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Budget Announcement Affects Tax Exempts


In Canada, partnerships are attractive as a form of business because of their general flow-through status for tax purposes. This is particularly true for tax-exempt participants, such as pension funds, as investors. However, a proposed tax change announced in the federal budget of last March is proving to be problematic for partnerships in which pension funds invest, particularly given the expansion of the original proposal in the Income Tax Act (ITA). Taxand Canada investigates the impact on tax-exempt persons.

The proposal in question related to subsection 100(1) of the ITA. In general terms, subsection 100(1) is a targeted anti-avoidance rule aimed at transactions that effectively result in the avoidance of the recapture of depreciation by a taxable person. More specifically this subsection can apply upon a disposition by a taxpayer in a partnership to a person exempt from tax. In such a case, the gain realised by the person on the disposition will be increased by an amount that reflects unrealised gains on partnership property, other than non-depreciable capital property.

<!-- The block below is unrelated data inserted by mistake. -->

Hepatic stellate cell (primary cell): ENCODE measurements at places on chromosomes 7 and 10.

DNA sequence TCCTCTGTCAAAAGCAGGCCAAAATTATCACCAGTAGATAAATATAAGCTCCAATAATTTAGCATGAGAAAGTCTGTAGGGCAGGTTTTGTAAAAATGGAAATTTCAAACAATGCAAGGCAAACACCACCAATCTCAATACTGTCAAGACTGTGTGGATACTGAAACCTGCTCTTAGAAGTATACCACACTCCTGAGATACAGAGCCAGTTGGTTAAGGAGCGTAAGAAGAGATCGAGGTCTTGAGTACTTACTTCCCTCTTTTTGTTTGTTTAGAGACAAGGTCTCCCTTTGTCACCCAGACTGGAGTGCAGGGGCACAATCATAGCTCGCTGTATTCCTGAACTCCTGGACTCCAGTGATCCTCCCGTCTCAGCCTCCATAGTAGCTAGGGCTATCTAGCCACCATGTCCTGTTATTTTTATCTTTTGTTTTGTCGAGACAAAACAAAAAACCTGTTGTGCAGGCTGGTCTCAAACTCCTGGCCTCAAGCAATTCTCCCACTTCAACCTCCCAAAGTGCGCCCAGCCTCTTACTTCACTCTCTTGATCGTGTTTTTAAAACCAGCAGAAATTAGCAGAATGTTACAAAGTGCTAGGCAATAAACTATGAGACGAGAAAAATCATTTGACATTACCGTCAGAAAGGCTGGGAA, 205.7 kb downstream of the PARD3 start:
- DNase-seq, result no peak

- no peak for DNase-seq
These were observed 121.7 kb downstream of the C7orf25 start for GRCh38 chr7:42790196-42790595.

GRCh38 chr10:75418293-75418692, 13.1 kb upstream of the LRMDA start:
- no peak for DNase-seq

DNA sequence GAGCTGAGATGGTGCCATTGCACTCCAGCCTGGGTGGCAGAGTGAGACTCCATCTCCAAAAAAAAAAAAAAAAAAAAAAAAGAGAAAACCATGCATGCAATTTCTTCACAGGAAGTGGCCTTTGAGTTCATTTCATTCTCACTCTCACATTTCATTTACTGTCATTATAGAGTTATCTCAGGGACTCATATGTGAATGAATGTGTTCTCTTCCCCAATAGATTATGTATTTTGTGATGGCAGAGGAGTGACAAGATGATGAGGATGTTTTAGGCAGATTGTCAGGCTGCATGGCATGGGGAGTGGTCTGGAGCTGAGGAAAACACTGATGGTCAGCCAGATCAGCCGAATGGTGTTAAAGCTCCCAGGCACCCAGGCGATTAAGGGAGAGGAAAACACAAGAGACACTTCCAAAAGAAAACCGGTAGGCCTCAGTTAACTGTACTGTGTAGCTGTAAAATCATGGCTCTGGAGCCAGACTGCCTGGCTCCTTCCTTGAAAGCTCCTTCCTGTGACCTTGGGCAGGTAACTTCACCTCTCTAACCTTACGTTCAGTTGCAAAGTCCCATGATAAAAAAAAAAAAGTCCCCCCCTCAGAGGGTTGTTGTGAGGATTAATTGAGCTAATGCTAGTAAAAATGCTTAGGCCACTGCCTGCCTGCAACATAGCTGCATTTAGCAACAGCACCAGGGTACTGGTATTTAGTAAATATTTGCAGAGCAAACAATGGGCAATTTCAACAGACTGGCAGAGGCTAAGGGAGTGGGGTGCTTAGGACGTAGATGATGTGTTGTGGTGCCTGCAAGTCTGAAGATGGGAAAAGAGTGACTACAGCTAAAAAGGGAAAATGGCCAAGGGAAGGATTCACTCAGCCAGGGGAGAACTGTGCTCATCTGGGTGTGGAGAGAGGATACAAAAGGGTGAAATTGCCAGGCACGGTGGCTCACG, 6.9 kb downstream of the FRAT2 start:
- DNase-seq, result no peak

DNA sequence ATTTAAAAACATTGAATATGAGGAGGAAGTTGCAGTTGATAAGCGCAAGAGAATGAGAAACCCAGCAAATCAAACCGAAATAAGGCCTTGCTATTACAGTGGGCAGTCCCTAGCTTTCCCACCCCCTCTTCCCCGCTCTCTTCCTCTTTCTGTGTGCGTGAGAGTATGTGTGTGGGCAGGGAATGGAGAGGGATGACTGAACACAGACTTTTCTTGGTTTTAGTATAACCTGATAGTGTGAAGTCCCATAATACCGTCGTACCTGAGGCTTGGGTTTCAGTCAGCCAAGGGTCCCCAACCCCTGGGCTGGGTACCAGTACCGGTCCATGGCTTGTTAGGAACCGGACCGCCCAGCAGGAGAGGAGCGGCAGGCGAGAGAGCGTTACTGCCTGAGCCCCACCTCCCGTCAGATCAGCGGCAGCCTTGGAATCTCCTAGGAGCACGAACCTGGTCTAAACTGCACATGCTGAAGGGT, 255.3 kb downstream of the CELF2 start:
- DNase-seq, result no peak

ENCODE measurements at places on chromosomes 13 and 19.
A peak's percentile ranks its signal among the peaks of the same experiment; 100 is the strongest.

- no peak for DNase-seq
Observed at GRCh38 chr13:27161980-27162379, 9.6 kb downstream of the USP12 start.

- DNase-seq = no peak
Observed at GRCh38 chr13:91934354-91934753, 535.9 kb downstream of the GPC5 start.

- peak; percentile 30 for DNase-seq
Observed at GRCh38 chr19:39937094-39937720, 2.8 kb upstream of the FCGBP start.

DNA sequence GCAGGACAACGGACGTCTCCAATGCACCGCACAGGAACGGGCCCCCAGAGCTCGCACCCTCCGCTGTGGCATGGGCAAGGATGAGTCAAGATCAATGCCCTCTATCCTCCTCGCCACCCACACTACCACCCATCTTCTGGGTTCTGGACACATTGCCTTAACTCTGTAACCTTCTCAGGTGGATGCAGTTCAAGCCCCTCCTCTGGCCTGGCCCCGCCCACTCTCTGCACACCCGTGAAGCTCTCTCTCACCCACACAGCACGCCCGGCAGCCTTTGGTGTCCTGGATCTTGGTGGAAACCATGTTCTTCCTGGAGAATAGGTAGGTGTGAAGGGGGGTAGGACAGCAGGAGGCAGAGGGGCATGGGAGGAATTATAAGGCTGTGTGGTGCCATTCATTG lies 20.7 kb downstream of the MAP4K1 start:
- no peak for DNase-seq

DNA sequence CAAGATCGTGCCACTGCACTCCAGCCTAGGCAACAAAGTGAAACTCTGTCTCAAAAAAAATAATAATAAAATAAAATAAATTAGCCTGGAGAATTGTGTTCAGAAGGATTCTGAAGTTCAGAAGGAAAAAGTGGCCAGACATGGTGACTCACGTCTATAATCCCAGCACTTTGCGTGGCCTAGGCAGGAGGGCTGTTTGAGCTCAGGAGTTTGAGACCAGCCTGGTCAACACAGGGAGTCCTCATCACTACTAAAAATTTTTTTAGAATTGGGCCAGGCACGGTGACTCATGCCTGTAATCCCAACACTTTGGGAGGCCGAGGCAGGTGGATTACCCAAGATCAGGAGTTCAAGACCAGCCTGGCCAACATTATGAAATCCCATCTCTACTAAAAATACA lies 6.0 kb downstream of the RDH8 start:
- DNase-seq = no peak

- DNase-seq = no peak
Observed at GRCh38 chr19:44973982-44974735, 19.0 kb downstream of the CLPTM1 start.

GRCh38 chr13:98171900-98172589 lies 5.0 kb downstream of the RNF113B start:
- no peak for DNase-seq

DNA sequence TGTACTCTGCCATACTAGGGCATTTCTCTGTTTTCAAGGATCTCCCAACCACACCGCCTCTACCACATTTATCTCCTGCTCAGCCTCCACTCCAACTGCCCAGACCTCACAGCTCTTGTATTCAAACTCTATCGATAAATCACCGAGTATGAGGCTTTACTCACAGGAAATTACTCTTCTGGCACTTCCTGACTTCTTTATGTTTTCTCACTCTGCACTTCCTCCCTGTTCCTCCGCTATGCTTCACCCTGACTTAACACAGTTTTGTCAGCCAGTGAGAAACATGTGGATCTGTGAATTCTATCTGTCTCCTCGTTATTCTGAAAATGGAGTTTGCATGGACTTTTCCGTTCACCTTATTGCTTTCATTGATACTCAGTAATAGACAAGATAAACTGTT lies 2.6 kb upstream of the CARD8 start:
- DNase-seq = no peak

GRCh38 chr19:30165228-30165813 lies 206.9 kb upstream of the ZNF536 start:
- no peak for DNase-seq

The announcement in the Budget focused on the proposed extension of the application of this subsection to certain dispositions of partnership interests to non-residents of Canada. More innocuous was the single sentence that stated that the proposal will also "clarify" that section 100 applies "to dispositions made directly, or indirectly as part of a series of transactions, to a tax-exempt or non-resident person". This has caused some concern in Canadian investment fund circles.

Discover more: Budget legislation impacts Canadian fund structuring


Your Taxand contact for further queries is:
Tim Wach
T. +1 416 369 4645



Taxand's Take

These new rules are proving to be of concern for both close partnerships where one founding partner is tax exempt, and wider private equity funds, through which many persons who are tax exempt do business. Although it seems that tax exempts can participate in such both kinds of partnerships without impacting the other members, this is not the case for transfers of interests in partnerships. In particular, consideration has to be given to rights of first refusal and "shot-gun" rights which are typically built into closely held partnerships.

Taxand's Take Author

Tim Wach
Global Managing Director